Opinion | Rent is too high

Zoning and tax reform is what we need to fix housing.

A+For+Sale+sign+is+seen+on+Nov.+17%2C+2020.+With+families+wanting+larger+homes+to+inhabit+while+being+stuck+at+home+due+to+COVID-19%2C+real+estate+companies+are+doing+notably+well.

Grace Smith

A For Sale sign is seen on Nov. 17, 2020. With families wanting larger homes to inhabit while being stuck at home due to COVID-19, real estate companies are doing notably well.

Shahab Khan, Opinions Columnist


Housing in Iowa could become unaffordable in the near future unless policymakers take the necessary steps to correct the current trends.

In the past four years, the median listing price in Iowa has increased from around $170,000 to nearly $232,000. This uptick in housing prices can be explained by an increase in demand for cheap housing and developers’ inability to keep up with that demand.

For this reason, if housing is going to remain affordable, policymakers on the local and state level need to enact zoning reforms and administer a land value tax.

In major Iowa cities such as Des Moines, developers are constrained by zoning laws which regulate where they can build certain types of houses.

These laws are a product of the 1950s when families were looking to move out of chaotic cities and live in large, single family homes.

From an economic standpoint, these exclusionary zoning laws prove to be problematic as they put an artificial constraint on supply. Compared to townhouses, condos, and apartments, single family houses are much larger so developers cannot build as many units thus leading to an appreciation of housing prices.

To deal with this problem, policymakers must relax zoning codes and allow the construction of multi-family dwellings in areas once reserved for single family housing.

By building housing that allows more people to live in a particular neighborhood, the aforementioned supply constraint is solved for as home builders will be able to keep up with demand.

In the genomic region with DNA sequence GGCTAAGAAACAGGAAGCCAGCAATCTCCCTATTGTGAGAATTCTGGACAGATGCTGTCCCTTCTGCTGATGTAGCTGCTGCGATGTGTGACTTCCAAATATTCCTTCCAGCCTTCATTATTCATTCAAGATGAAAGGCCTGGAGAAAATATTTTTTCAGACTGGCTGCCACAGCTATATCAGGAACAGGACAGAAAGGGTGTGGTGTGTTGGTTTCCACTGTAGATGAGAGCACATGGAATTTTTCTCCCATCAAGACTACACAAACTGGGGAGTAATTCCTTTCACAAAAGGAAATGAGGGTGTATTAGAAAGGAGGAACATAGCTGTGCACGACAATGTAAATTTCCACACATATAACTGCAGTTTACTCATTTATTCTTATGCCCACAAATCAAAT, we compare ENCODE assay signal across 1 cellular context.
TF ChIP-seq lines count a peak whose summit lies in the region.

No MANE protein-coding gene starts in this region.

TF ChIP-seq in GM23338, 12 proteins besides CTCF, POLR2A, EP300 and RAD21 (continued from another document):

The economic theory is confirmed by empirical analysis as studies contextualize that building more homes increases affordability in the housing market.

The idea of zoning reform has met some fierce backlash particularly from those skeptical of market solutions. These critics argue relaxing zoning reforms will not increase housing affordability. Instead, building more housing will just increase the demand of housing thus leading to no change in housing prices.

Alternatively, they advocate for an effective price ceiling, as they believe this will directly cheapen housing and increase home ownership.

First, the idea that price ceilings such as rent controls increase home ownership is counter intuitive.

Price ceilings benefit current homeowners while disincentivizing developers from building new housing thus hurting prospective homeowners as there will be no homes for them to buy.

Second, study after study emphasizes if you increase the amount of housing in a neighborhood, then the price of housing decreases. In fact, for every 10 percent increase in the housing stock, rents decrease by 1 percent.

Next, policy makers should concoct an effective tax scheme to help increase the amount of affordable housing.

In order to accelerate the development of housing in expensive neighborhoods, a land value tax must be put in place. While similar to a property tax, a land value tax functions differently in that it charges a high tax rate on underused land.

This idea of taxing land applies directly to increasing housing supply as it incentivizes landowners to build multi-family units. That way, the land tax can be spread out to multiple families instead of the landowners.

If policymakers do not take the necessary reforms to deal with the rising costs of housing, Iowa could potentially face the problems that states such as California and New York are dealing with right now.

High housing costs have proven to be a burden as people do not want to live in expensive states. If Iowa wants to keep its reputation as a pro-growth state, state and local lawmakers need to implement pro-housing policies.


Columns reflect the opinions of the authors and are not necessarily those of the Editorial Board, The Daily Iowan, or other organizations in which the author may be involved.


 

 

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